Friday, September 09, 2005
Codename V tells it like it is
In which V tells things like they are.

Apologies for the delay in posting. I've been kind of busy immersing myself in a lot of entertainment of varying quality. It's a tough job, but I do it for YOU, all for YOU dear readers, so that I might spare you the agony of boredom.

First on the list is The Historian, by Elizabeth Kostova. This massive novel clocks in at nearly 700 pages and is the sole reason I didn't post last week. It's the best book I've read in years. Caveat: it's not for everyone, admittedly. You have to be in the mood for vampires, mystery, intrigue, AND loads of sometimes-too-wordy history lessons. But put it all together and it makes for a fascinating read. I thought so, anyway.

A rundown: a young girl discovers her historian father's research into Vlad the Impaler, despite his desperately trying to shield her from it. What she uncovers is a quest to prove that Vlad is STILL ALIVE (gasp!) and to kill him. Vampires are in fact the harsh reality in this novel, and they're particularly gruesome. Overall, I'd say it was sort of like The DaVinci Code, only with vampires, and not at all lame. Cos let's face it, The DaVinci Code was a book full o' lame.

Next up we have a couple of films that I have seen, and can recommend with good conscience for your viewing pleasure.

Depending on your personal tastes, you might enjoy Bride and Prejudice, the Bollywood version of Jane Austen's story. I am ALL ABOUT the Jane Austen (I know, I know, this is completely at odds with that whole murder/death/kill aspect) so I found this film to be great fun. It was my first Bollywood film, and so there were aspects I liked, and aspects I didn't like so much. They were all the time breaking into song, which I understand is a key feature of Bollywood. But I'm not a huge fan of musicals, or telling parts of the narrative via really annoying songs. So, I kind of got a little fed up with that, but the music itself was really great. And the dancing, really really great. Naveen Andrews (Sayid from "Lost") was in this, and he did some damned impressive dancing. It was also full of bright happy colors, I like that. And, I mean, hey. Pride & Prejudice = Mr. Darcy, who is quite possibly the alpha male of literature.

If you're more into murder/death/kill, there's Hide And Seek wherein Robert DeNiro and his neurotic daughter move to the country to get over the death of the wife/mom, and end up facing some kind of sick hell of killing. The less you know about this film, the better it will be when you see it. Parts of it are maybe implausible, but I like to suspend my disbelief when I watch thrillers like this. Dakota Fanning plays the neurotic daughter. She is very good at being a creepy kid, and this is the only film I've seen her in wherein she did not irritate the crap out of me by attempting to ooze radiant cuteness. Instead, she oozed radiant goth angst, which I can better relate to. And DeNiro, well. You know what to expect there. I liked it, it was good, the ending kind of took me by surprise (but admittedly, when I watch thrillers like this, I make a conscious effort NOT to try and figure out the ending, cos I like being taken by surprise). So yeah, watch it.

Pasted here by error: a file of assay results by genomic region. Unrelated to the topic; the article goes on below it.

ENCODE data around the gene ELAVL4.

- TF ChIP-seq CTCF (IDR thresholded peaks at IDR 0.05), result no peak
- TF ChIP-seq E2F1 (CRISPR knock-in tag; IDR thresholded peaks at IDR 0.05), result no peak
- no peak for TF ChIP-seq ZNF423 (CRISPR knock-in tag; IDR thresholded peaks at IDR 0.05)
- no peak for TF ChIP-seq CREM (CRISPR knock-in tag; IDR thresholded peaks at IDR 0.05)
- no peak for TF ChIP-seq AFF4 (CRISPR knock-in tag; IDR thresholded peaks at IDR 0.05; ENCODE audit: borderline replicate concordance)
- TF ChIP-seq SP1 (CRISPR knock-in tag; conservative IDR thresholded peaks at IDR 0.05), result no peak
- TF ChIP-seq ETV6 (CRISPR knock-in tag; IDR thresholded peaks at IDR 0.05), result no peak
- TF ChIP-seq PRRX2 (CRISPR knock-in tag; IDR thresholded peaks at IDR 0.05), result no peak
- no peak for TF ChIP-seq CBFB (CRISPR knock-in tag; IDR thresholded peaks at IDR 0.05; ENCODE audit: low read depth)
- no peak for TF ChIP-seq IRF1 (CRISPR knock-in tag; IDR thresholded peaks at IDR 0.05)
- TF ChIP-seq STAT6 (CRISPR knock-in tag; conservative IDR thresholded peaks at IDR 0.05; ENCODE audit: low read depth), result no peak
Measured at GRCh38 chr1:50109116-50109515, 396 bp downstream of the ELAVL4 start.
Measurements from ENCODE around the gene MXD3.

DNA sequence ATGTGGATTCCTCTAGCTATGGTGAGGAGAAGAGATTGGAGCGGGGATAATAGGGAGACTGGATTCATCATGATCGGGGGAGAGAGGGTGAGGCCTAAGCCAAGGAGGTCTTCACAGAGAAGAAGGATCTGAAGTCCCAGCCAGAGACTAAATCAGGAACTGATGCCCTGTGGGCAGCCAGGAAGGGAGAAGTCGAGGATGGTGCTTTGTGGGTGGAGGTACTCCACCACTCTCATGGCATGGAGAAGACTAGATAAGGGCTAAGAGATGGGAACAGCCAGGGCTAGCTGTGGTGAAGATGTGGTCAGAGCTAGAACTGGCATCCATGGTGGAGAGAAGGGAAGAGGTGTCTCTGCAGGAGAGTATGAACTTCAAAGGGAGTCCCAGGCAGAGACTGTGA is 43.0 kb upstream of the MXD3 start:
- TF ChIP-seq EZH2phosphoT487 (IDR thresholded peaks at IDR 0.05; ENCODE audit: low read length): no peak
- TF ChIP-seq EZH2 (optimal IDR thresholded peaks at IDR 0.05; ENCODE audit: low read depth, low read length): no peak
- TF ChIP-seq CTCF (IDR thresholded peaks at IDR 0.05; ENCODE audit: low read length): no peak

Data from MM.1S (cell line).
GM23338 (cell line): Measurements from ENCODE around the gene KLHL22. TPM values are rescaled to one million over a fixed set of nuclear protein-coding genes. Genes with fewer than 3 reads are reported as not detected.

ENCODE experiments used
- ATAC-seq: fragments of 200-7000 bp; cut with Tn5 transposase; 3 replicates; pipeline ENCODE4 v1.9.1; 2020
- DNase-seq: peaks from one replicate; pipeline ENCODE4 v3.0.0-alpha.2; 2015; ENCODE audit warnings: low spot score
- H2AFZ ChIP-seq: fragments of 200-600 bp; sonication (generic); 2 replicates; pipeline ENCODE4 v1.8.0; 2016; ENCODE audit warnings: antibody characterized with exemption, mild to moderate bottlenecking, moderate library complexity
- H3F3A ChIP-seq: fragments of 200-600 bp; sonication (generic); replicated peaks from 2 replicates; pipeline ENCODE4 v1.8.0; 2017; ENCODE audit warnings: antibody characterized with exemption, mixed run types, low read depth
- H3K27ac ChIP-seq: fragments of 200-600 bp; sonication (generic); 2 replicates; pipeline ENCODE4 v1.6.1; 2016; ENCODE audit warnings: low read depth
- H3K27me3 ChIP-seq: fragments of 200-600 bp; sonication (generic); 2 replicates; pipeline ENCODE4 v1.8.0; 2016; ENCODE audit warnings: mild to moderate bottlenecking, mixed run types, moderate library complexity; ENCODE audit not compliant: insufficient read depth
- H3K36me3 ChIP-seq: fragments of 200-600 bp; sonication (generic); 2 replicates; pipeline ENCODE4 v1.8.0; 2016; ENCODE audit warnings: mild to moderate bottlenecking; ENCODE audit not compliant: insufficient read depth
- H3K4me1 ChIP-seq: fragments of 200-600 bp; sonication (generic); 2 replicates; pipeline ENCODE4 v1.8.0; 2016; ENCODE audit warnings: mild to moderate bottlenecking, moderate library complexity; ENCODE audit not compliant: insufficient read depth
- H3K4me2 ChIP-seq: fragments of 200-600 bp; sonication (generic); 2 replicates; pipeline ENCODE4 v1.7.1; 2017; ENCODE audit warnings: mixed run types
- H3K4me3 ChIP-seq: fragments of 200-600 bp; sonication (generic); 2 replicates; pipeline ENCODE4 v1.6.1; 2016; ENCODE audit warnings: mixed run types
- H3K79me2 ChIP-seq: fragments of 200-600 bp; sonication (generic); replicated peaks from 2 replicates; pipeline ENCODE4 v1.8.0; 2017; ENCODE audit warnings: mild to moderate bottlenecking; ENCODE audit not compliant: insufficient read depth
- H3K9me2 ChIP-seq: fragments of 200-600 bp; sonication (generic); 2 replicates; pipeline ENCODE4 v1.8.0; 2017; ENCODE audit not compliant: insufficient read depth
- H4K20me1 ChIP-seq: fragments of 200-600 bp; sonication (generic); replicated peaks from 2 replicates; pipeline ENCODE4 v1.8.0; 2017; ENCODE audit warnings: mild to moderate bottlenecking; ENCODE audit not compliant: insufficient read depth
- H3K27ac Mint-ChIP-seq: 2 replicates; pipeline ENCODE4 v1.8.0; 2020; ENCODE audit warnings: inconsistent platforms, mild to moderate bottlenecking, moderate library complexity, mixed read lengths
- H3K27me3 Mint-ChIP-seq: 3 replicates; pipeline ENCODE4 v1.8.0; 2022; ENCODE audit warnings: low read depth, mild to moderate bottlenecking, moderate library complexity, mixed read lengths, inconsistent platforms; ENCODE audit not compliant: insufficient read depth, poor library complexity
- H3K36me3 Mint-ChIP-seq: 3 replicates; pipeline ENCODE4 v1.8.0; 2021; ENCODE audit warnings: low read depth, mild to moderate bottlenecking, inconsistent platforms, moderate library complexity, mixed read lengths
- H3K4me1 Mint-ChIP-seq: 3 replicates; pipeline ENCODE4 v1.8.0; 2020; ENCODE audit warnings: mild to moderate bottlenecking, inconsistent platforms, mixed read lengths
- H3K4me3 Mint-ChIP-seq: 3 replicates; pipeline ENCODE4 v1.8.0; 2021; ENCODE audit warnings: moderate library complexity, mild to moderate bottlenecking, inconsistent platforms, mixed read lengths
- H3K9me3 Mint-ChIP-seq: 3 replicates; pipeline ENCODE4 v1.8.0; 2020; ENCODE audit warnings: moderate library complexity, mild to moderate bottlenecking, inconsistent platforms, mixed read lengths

Then I saw this film Red Riding Hood that I still don't quite know what to make of. Basically you have this 12 year old girl living on her own in Rome, and she goes around punishing small-time criminals (like shoplifters) as revenge for her dad having been murdered years ago. She has this friend "George" who could possibly be a dog, a werewolf, or completely imaginary (you eventually find out) who helps her do these things. She is obviously quite unhinged, and it all comes to a head when her grandmother comes to look after her. The girl ends up strapping grandma to the bed and drilling holes in her kneecaps. Fun times. Honestly for about the first 20-30 minutes of this, all I could think was "what crap", but it started growing on me. It's weird - very, very, very weird. But worth seeing, if you happen to stumble across it.

Finally we have a film I saw (most of) yesterday, Ghost of the Needle. The DVD cover compares it favorably to The Ring and The Eye, both of which are most excellent films. Further research indicated that this film got mostly consistently great reviews, and that people who seemed to be actual fans of the horror genre seemed to sincerely like it.

Friends, I am here today to tell you that those people are either liars or on crack.

The first indication that something might be amiss with the quality of this film can be found in the opening credits. Ghost of the Needle is written by Brian Avenet-Bradley. It is edited by Brian Avenet-Bradley. It is directed by Brian Avenet-Bradley. It is based on an original idea by Brian Avenet-Bradley. And it stars... wait for it...

Brian Avenet-Bradley.

This should always, always be taken as a sure sign that the film you are about to see will be pure, unmitigated crap. See also: Todd Tjersland.

Anyway, Brian Avenet-Bradley goes around taking photos of places. And then he schmoozes up to women and asks them to come model at his studio. And then he kills them and photographs them dead for his "private collection". He gets asked to do a specific photograph for a wealthy man, and then gets kind of sucked into all this weird intrigue. And meanwhile he has a head injury and keeps having flashbacks and occasionally seeing ghosts that are NOT AT ALL SPOOKY.

If I had to make a guess, I'd say that funding for this film was almost certainly provided by Mom and Dad Avenet-Bradley... I ended up just turning it the hell off with about 20 minutes to go.

So there you have it, a summary of recent entertainment. Again, please pardon the extended hiatus, real life has kind of caught up with me lately.